There’s another aspheric, pictured in purple, and these three more exotic elements we’ve discussed in this slide work together to suppress aberrations and achieve high resolving power across the frame wide open, particularly on the long end where, arguably, it matters more for a lens of this type.
Lateral chromatic aberration
Two Super ED (pictured in grey, at the front of the lens, in the previous slide) and two conventional ED glass elements (in green) help to reduce both lateral and longitudinal chromatic aberration, and in our initial shooting, there’s very little of either. There’s a bit more lateral green / magenta fringing in the corners on the wide end (3 pixels worth at worst, on a 50MP sensor) compared to the tele end (1-2 pixels worth), and in both cases this CA is easily removable with the included profile (or automatically in camera JPEGs).
Here it is at 200mm (click on the fullscreen icon at upper right, then click on ‘100% zoom’). And for some perspective, 1 to 2 pixels of fringing in a 50MP file translates to 0.2 to 0.4 mm in a 40 x 60″ print.
Photo: Chris Niccolls / Jordan Drake
Longitudinal chromatic aberration
Longitudinal CA, typically seen as magenta and green fringing in front of, and behind, the focus plane, respectively, is nearly completely absent. That’s great, because it’s the type of CA that’s hard to remove. Peek closely at the white features curling outward in front of, and behind, the vertical in-focus rod. And note the slightly out-of focus metal features in the background. There are no colored fringes around any of these.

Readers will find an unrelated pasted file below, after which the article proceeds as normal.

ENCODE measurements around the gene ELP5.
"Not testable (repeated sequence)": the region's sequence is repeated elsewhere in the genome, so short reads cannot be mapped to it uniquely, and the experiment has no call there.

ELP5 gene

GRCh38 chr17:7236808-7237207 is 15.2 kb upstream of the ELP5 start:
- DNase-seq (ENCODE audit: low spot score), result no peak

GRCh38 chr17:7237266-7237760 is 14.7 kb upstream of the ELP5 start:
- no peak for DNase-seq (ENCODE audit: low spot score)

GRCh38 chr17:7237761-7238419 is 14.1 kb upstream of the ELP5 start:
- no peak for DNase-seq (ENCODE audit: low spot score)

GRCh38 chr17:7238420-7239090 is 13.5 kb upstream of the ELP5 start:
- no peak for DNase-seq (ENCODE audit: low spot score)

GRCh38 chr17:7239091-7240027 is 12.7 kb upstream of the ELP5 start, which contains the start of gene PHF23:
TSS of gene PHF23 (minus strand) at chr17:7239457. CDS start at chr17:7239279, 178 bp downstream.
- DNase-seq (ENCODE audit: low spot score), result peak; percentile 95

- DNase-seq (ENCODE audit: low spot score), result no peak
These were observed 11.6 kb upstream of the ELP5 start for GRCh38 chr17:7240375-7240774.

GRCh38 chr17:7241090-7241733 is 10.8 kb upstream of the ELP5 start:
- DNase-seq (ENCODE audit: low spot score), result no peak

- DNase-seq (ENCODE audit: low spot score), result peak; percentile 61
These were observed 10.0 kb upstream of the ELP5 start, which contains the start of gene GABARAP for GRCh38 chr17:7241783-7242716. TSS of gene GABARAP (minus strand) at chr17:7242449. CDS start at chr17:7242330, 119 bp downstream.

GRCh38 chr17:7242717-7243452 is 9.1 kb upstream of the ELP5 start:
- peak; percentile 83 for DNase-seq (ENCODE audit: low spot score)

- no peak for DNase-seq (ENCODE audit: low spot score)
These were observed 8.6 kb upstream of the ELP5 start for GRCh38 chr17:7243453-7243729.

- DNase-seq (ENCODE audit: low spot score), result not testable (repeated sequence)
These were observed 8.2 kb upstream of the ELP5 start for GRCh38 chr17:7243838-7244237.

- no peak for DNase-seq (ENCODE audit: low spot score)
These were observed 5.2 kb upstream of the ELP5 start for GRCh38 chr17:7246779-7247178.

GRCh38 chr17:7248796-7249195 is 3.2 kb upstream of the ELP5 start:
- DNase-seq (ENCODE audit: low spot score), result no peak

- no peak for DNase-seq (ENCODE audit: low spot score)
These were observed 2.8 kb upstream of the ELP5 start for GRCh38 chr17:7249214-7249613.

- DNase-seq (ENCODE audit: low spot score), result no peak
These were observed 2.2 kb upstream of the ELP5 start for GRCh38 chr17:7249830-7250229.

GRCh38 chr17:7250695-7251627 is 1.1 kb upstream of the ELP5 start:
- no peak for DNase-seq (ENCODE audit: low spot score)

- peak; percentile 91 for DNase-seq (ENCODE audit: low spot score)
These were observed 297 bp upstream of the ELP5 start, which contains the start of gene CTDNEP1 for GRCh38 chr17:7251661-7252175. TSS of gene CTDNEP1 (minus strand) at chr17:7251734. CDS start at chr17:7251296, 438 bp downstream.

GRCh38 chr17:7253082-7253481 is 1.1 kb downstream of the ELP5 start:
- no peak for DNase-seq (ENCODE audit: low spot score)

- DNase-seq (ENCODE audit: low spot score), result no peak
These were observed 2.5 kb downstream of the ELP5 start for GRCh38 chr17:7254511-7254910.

Photo: Chris Niccolls
Flare and ghosting
The Mark II version of the lens includes the Mark II version of Sony’s ‘Nano AR (anti-reflective)’ coating to prevent (veiling) flare, or loss of contrast, and ghosting, the appearance of distracting, repeating ‘ghosts’ of a bright point light source. Both are caused by reflections off of internal elements, so generally tend to worsen with an increasing number of elements. Nano AR II was developed specifically for application to large optical elements with highly curved surfaces, such as the extreme aspherics increasingly found in Sony’s lenses.
Our initial samples indicate that while you can certainly see ghosting, it’s more of an issue when you stop the lens down, as in the F9 shot above. That’s because the ghosts aren’t very prominent wide open, instead appearing rather low contrast and diffuse. The wide end is where you’ll see the most number of ghosts, and this is the worst example of it we could find over at Lenstip. There are fewer ghosts on the tele- end, and given how low contrast they are to begin with, you really have to stop down to see them. We don’t consider ghosting to be much of an issue at 200mm wide open.